Resort owners along the scenic Metolius River are confident that the completion of the Santiam highways will result in a great influx of visitors, especially from west side cities. Anticipating a greatly increased use of the area, the forest service primarily through CCC work, has engaged in extensive improvements in recent years. Camping facilities have been increased and at Suttle Lake a new swimming dock has been completed.
The highway between Bend and the Metolius River area is now paved, and before long, pavement will extend over the Cascades from the heavily populated west side communities.
50 YEARS AGO
For the week ending
Jan. 12, 1963
No measurable snow here yet, by Phil F. Brogan
Bright sunshine flooded interior Oregon again today as Bend moved well into its so-far snowless winter of 1962-63.
No measurable snow has been recorded this season in Bend — and, old timers point out, it is a season which in earlier years frequently yielded deep snow, including the four-foot deep drifts of December, 1919. That was the winter of the “blue snow" in the upper Deschutes country.
Frequently through the years, Bend seasonally measured its heaviest snow in December.
Although this has been a snowless winter in the Bend area, and in most other parts of the interior plateau country below the 4,000 foot level, moisture, mostly as rain, has been above normal.
“Fifty-four years, and I have never seen anything like it."
Leroy Fox, who has been in Bend half a century plus four years, made this comment today when referring to the area’s “winterless winter" of 1962-63.
In his long residence here, Fox, former Bend fire chief, has enjoyed some mild fall-winter seasons, but nothing to equal that of the present.
Castro’s popularity tarnished (editorial)
Are Castro’s days numbered?
That is the opinion of Sen. Hubert Humphrey (D-Minn.), who returned home Dec. 19 from a Central American tour. And it is obvious that things aren’t going too well for the bearded dictator.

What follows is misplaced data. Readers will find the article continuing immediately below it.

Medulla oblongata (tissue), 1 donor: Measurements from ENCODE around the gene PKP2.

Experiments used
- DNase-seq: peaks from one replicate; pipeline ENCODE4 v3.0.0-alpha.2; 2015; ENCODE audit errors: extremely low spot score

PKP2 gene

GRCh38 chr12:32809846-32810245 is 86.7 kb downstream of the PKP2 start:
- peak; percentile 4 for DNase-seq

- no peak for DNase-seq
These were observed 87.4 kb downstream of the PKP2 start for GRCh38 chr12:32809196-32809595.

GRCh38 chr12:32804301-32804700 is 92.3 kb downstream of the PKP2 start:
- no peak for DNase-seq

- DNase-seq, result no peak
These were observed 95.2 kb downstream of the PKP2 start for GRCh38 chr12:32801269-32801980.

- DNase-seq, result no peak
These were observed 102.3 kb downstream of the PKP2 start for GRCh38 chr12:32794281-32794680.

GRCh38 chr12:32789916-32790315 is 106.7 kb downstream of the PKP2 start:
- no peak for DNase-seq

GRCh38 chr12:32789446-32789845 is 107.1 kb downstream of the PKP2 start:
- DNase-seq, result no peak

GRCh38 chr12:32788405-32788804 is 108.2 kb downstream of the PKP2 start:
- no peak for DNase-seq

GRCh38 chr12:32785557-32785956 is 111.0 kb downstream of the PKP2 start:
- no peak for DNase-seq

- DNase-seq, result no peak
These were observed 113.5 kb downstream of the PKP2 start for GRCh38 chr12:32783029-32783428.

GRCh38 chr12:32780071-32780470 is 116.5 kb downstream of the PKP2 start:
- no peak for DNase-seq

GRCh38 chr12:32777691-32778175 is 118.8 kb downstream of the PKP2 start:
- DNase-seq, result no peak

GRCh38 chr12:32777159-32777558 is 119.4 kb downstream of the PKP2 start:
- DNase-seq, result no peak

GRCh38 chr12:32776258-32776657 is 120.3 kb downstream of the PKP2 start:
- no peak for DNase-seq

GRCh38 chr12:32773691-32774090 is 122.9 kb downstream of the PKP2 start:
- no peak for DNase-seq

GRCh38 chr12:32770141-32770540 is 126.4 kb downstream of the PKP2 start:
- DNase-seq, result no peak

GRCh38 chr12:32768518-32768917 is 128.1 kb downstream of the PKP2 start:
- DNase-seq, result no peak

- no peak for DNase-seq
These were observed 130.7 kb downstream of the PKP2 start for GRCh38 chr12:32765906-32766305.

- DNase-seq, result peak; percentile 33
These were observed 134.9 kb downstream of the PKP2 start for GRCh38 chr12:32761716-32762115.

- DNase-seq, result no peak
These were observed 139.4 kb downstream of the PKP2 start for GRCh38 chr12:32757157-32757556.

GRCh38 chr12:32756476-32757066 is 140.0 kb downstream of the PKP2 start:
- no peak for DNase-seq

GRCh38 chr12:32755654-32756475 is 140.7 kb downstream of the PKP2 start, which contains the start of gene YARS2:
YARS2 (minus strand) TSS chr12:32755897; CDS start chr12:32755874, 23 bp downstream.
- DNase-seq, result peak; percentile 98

Four years ago observers in Cuba guessed that 95 percent of the population supported Castro.
But this is no longer so, notes a Turkish newspaper man, Goksin Sipahioglu, who spent from mid-October to early December inside Castro’s Cuba.
“I am sure at least 90 percent of the Cuban people — probably more — are against the communists and against Castro too," writes the free-lance reporter from Istanbul.
There are those who say Fidel Castro faces 1963 with his picture cards all played.
The days of Castro may well be numbered. But that alone will not lessen the threat from this Communist-dominated police state. Nor will it lessen the plight of the Cuban people.
25 YEARS AGO
For the week ending
Jan. 12, 1988
COCC automotive program toots horn
Instructors in Central Oregon Community College’s automotive technology department have something to toot their horns about.
The automotive curriculum recently received top accreditation from the National Automotive Technicians Education Foundation (NATEF), making COCC the only school in Oregon and Washington certified in all eight program areas tested.
Don Moody and Allen Ehl, who share the duties of instruction and administration of the automotive program, say the honor provides tandem benefits — increasing student employability and promoting donations of vehicles and parts from automobile manufacturers.
Hinging on the review was certification in eight areas: engine repair, automatic transmissions and transaxles, manual drive train and axles, suspension and steering, brakes, electrical systems, heating and air conditioning and engine performance.
NATEF certified COCC in all eight categories. The honor has already begun paying for itself, according to Moody, The instructors received letters of congratulations from Chrysler and Ford Motor Co., and Ford also sent two engines as a direct result of the certification.
The honor also means that the prestigious ASE logo (Automotive Service Excellence) can be included on the diplomas of program graduates, Moody and Ehl point out, giving students a competitive edge with employers. They predict that the NATEF certification also will have a beneficial effect on enrollment.
COCC’s two-year program, which offers graduates an associate’s of science degree in automotive technology, averages 20 to 25 students. The two instructors boast 100 percent job placement for last year’s program graduates.
They add that even in Central Oregon, where wages are admittedly depressed, auto technicians can make an annual salary of up to $40,000.
“Not too shabby", Moody quipped.